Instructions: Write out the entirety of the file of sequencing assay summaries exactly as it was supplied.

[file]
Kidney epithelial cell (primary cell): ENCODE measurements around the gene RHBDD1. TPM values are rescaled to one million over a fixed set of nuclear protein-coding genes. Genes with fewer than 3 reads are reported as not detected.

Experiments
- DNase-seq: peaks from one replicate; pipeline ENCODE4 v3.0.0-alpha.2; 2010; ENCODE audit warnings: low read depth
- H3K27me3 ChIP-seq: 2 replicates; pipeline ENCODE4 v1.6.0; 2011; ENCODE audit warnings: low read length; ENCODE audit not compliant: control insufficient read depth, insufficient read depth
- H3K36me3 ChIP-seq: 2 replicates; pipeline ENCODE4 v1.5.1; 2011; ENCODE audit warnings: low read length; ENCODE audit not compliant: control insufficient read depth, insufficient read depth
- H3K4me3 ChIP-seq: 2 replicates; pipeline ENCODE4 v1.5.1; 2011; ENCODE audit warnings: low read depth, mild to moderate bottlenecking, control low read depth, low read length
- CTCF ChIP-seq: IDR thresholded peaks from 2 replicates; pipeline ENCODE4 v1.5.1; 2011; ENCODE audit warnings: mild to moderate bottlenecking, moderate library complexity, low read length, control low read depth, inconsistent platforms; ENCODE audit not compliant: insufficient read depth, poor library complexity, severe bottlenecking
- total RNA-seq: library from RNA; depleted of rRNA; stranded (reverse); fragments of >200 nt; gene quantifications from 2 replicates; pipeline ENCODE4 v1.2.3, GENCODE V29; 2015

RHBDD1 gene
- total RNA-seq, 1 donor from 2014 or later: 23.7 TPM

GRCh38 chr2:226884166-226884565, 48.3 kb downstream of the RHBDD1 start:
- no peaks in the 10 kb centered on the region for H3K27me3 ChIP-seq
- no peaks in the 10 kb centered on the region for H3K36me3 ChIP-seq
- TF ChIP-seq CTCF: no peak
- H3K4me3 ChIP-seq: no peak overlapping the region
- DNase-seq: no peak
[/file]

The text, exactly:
Kidney epithelial cell (primary cell): ENCODE measurements around the gene RHBDD1. TPM values are rescaled to one million over a fixed set of nuclear protein-coding genes. Genes with fewer than 3 reads are reported as not detected.

Experiments
- DNase-seq: peaks from one replicate; pipeline ENCODE4 v3.0.0-alpha.2; 2010; ENCODE audit warnings: low read depth
- H3K27me3 ChIP-seq: 2 replicates; pipeline ENCODE4 v1.6.0; 2011; ENCODE audit warnings: low read length; ENCODE audit not compliant: control insufficient read depth, insufficient read depth
- H3K36me3 ChIP-seq: 2 replicates; pipeline ENCODE4 v1.5.1; 2011; ENCODE audit warnings: low read length; ENCODE audit not compliant: control insufficient read depth, insufficient read depth
- H3K4me3 ChIP-seq: 2 replicates; pipeline ENCODE4 v1.5.1; 2011; ENCODE audit warnings: low read depth, mild to moderate bottlenecking, control low read depth, low read length
- CTCF ChIP-seq: IDR thresholded peaks from 2 replicates; pipeline ENCODE4 v1.5.1; 2011; ENCODE audit warnings: mild to moderate bottlenecking, moderate library complexity, low read length, control low read depth, inconsistent platforms; ENCODE audit not compliant: insufficient read depth, poor library complexity, severe bottlenecking
- total RNA-seq: library from RNA; depleted of rRNA; stranded (reverse); fragments of >200 nt; gene quantifications from 2 replicates; pipeline ENCODE4 v1.2.3, GENCODE V29; 2015

RHBDD1 gene
- total RNA-seq, 1 donor from 2014 or later: 23.7 TPM

GRCh38 chr2:226884166-226884565, 48.3 kb downstream of the RHBDD1 start:
- no peaks in the 10 kb centered on the region for H3K27me3 ChIP-seq
- no peaks in the 10 kb centered on the region for H3K36me3 ChIP-seq
- TF ChIP-seq CTCF: no peak
- H3K4me3 ChIP-seq: no peak overlapping the region
- DNase-seq: no peak